Omar Sosa and Adam Rudolph Present Pictures of Soul

 Omar Sosa and Adam Rudolph - Pictures of Soul

Omar Sosa and Adam Rudolph – Pictures of Soul
San Francisco, USA – Pictures of Soul is an improvised music collaboration between Cuban pianist Omar Sosa and Los Angeles-based percussionist Adam Rudolph. These two creative musicians have enjoyed each other’s work at a distance for several years. Both share an appreciation of ritual trance music – music that lead the listener into altered states of consciousness.

In April of 2002, when Sosa and his Septet arrived in Los Angeles for a run at the Jazz Bakery, it was possible for these kindred spirits to meet and make music together. The result is Pictures of Soul, a poignant aural journey into the transcendent realms of the creative music process.

Sosa and Rudolph both experience their art as an interactive spiritual voyage. Their approach in the studio called simply for an openness to explore musical landscapes together – without charts, without rehearsal. In Pictures of Soul Sosa plays mostly acoustic piano, both on the keys and inside the instrument.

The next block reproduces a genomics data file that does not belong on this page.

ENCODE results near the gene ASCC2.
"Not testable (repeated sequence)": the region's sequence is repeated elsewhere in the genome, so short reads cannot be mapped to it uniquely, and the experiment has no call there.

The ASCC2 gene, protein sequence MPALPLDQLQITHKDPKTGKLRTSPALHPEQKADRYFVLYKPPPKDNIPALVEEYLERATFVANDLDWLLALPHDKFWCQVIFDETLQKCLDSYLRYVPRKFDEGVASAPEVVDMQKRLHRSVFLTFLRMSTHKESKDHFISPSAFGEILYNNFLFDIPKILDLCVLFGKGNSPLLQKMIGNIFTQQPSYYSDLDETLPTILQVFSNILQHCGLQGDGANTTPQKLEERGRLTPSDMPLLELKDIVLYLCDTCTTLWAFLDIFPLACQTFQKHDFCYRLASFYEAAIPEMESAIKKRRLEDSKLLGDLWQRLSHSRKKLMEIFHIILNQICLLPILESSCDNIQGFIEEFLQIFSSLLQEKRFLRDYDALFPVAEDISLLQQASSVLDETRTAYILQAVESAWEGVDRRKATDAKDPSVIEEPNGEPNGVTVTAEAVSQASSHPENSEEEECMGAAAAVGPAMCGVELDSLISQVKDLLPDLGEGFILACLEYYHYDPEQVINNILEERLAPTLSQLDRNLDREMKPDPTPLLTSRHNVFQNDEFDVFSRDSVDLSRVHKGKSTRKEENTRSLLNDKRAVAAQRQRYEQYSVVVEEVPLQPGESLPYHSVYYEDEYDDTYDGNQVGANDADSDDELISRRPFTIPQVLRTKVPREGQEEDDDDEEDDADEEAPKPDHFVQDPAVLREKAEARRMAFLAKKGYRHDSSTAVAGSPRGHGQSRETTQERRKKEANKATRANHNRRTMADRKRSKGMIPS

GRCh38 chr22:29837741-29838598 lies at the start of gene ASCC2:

Rudolph is featured on an array of hand drums, including jembe, tarija, dumbek and tabla.Sosa has released ten recordings on the Otá label since 1997, including 2002’s Pictures of Soul. He performed recently with his Octet at the opening of Carnegie Hall’s new Zankel Hall, about which Alex Ross of The New Yorker remarked that Sosa has “a ferocious flair for rhythm and a keen musical wit”. Composer John Adams, who curated the opening of Carnegie Hall’s new venue, commented that “Sosa is a deeply creative musician with an extraordinary harmonic sense. His piano playing is sui generis: It has obvious roots in Cuban music, but he’s taken his approach to the keyboard into completely new regions.”

Mr. Rudolph, a native of Chicago, is known as one of the early innovators in what is now called “World Music.” In 1977 he co-founded The Mandingo Griot Society with Gambian musician
Foday Musa Suso, one of the first bands to combine African and American music. In 1988, he recorded the first fusion of American and Gnawa music with Moroccan sintir player and vocalist Hassan Hakmoun and jazz trumpet great Don Cherry. In the same year, Rudolph began his association with the legendary Yusef Lateef. He currently leads his own ensemble, Go: Organic Orchestra.

Author: aminaaddy